FREQUENTLY ASKED QUESTIONS
Are flushable wipes really flushable?
Although flushable is part of their name, flushable wipes don't live up to their billing. They may initially flush down your toilet. But flushable wipes eventually clog your sewage pipes and the municipal sewer system, creating costly problems. Clogged sewage pipes caused by flushable wipes can cost you thousands of dollars. Unlike toilet paper, flushable wipes do not disintegrate in pipes and sewage systems. Synthetic materials like polyester and plastics give flushable wet wipes strength and versatility but remove their water solubility.
Are flushable wipes septic safe?
Flushable wipes and septic systems do not mix. As a result, plumbers urge you not to flush these products down your toilet because this action sends a solid mushy blob into your septic system. The resulting pile-up causes severe problems because septic systems depend on bacteria to break down the organic material within the septic tank. Since toilet paper and human waste are organic, bacteria efficiently feast on them. However, it can't consume flushable baby wipes' inorganic fibers that eventually feed into a solid layer of sludge at the bottom of your sewage tank. This toxic build-up requires frequent and costly pump-outs.
Are flushable wipes biodegradable?
Some flushable wipe brands offer biodegradable wipes composed of organic cotton, bamboo, or viscose. Nevertheless, these products do not break down enough to qualify for flushing down your toilet because of poor composting conditions in sewers. So, biodegradable wipes can combine with cooking fats, tampons, incontinence wipes, and other deposits to form a giant collection of muck called fatberg. This nearly impenetrable mass is the most common cause of sewage blockages, and the workers who deal with these massive clogs face highly hazardous conditions.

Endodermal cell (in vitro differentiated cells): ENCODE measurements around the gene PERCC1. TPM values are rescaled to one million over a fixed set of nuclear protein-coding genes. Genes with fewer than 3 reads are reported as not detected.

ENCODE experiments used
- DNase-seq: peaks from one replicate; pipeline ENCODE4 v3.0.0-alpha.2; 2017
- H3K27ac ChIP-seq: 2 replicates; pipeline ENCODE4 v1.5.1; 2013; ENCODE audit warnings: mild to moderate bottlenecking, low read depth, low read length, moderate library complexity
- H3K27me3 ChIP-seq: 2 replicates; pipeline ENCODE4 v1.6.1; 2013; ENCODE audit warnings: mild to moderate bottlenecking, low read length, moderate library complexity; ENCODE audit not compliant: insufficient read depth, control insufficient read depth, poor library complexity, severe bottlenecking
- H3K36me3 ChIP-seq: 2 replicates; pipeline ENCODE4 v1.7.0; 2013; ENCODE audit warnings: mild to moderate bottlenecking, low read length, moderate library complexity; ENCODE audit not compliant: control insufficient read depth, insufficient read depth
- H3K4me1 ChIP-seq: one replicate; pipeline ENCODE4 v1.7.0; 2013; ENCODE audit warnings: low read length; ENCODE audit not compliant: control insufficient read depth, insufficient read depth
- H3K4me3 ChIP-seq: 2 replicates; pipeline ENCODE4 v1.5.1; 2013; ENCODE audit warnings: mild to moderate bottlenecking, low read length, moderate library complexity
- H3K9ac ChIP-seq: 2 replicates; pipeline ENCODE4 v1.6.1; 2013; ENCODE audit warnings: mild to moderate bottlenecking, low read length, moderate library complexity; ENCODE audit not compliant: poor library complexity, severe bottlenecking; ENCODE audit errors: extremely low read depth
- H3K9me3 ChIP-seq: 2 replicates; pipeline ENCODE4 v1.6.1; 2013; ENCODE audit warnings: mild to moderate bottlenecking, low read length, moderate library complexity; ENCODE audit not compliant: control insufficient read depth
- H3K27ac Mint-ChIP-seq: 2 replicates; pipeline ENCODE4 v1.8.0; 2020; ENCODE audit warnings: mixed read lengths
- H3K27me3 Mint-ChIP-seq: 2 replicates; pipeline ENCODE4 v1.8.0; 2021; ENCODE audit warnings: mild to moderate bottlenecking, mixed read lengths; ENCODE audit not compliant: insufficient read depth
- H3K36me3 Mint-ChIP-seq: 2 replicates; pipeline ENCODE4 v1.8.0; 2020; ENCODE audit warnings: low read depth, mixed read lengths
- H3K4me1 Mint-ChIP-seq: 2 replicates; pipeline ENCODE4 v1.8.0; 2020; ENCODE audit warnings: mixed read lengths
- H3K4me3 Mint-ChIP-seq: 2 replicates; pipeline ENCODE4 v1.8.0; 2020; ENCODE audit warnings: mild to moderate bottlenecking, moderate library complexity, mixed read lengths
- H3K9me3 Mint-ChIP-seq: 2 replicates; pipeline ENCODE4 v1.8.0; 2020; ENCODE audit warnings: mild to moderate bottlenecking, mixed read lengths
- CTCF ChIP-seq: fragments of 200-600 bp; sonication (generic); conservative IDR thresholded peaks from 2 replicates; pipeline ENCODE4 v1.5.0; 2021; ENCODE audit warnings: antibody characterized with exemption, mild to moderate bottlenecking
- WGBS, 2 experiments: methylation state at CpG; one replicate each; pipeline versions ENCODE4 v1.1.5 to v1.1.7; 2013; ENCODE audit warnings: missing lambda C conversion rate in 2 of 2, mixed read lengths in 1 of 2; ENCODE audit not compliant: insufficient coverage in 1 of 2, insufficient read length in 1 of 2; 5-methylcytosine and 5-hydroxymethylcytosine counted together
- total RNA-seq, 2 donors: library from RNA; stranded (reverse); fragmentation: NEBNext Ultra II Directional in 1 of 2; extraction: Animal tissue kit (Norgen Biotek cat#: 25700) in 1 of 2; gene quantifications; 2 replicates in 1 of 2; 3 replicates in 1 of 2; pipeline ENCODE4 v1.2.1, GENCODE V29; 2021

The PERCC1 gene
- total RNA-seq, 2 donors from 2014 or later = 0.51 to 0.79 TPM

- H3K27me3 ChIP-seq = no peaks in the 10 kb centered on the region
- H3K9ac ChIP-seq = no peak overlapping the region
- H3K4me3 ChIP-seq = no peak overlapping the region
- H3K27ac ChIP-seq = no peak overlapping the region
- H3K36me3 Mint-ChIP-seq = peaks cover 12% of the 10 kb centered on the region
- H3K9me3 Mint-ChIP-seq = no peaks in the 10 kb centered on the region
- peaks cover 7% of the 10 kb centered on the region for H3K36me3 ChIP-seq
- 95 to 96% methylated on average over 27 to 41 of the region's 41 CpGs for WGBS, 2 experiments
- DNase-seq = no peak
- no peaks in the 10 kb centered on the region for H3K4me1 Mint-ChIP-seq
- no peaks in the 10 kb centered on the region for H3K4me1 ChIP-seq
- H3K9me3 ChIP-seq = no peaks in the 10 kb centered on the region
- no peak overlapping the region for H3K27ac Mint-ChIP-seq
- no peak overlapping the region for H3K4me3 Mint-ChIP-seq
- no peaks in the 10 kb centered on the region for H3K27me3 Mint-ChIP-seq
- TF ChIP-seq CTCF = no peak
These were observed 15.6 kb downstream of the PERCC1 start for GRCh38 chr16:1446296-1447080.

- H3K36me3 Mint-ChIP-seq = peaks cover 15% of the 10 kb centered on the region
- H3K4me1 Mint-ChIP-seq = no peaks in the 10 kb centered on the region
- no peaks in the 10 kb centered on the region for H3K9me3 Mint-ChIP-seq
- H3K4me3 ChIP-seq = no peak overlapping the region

Can flushable wipes cause yeast infections?
According to a recent study by the University of Guelph researchers, women participants who used adult flushable wipes, incontinence wipes, and other hygiene washcloths ran 2.5 times higher risk of yeast infection. In addition, women who wash their vaginas with flushable wet wipes or baby wipes soaked in feminine cleansers can decrease the good bacteria needed to prevent yeast growth. Instead of using wipes, the medical profession recommends washing private parts with regular soap and water.
How do I unclog a toilet clogged with flushable wipes?
Since these products won't dissolve, flushable wipe toilet clogs can be the toughest to clear. There is also the possibility of the clog getting even worse. If your toilet backs up from this problem, you can try three effective remedies. First, you can try to free the clog in your toilet by using downward water pressure with a plunger. Just create a seal by placing the rubberized cup over the outlet hole and rapidly pushing the handle downward several times. When you see the water level in the toilet go down, you'll know you successfully unclogged your toilet.
If plunging doesn't work, you should try the most effective household tool for unclogging toilets stuffed with flushable baby wipes, a toilet auger, or a toilet snake. This device is a flexible metal coil with a head capable of connecting to and extracting debris in the sewage pipes. You can try to unclog your toilet with the auger by feeding it into your toilet's outlet hole until it reaches the mass of flushable wipes and other gunk. When you get to the core, spin the coil by turning the handle on the auger. This action encourages the head to snag onto the wipes. Then, pull the auger out of the toilet pipes with clog-causing wipes, hopefully in tow. If necessary, repeat this method.
If snaking doesn't work, it's time for a third remedy, calling a licensed plumber. Your failure to unclog your toilet means you have a bigger problem suited for a professional. After the clog is clear, the plumber will undoubtedly lecture you about not flushing baby flushable wipes, adult incontinence flush wipes, or any other kind of wipe down your toilet.
What is the difference between wet wipes and flushable wipes?
Most wet wipes contain polymers and plastic fibers that don't break down in water or composting conditions. In contrast, flushable wipes have varying percentages of biodegradable fiber that make them more conducive to flushing. However, plumbing experts recommend that you throw both types into the trash instead of flushing them. Another critical difference is the plastic fibers in flushable wet wipes make them stronger than flushable wipes.
MEDICAL ADVICE DISCLAIMER
The information, including but not limited to text, graphics, images, charts, and any other material on this site, is intended for informational purposes only and does not take the place of medical guidance provided by your physician. No information on this site is intended to be a substitute for professional medical advice, diagnosis, or treatment. Please consult a qualified medical professional about your condition or circumstances before undertaking a new healthcare regimen.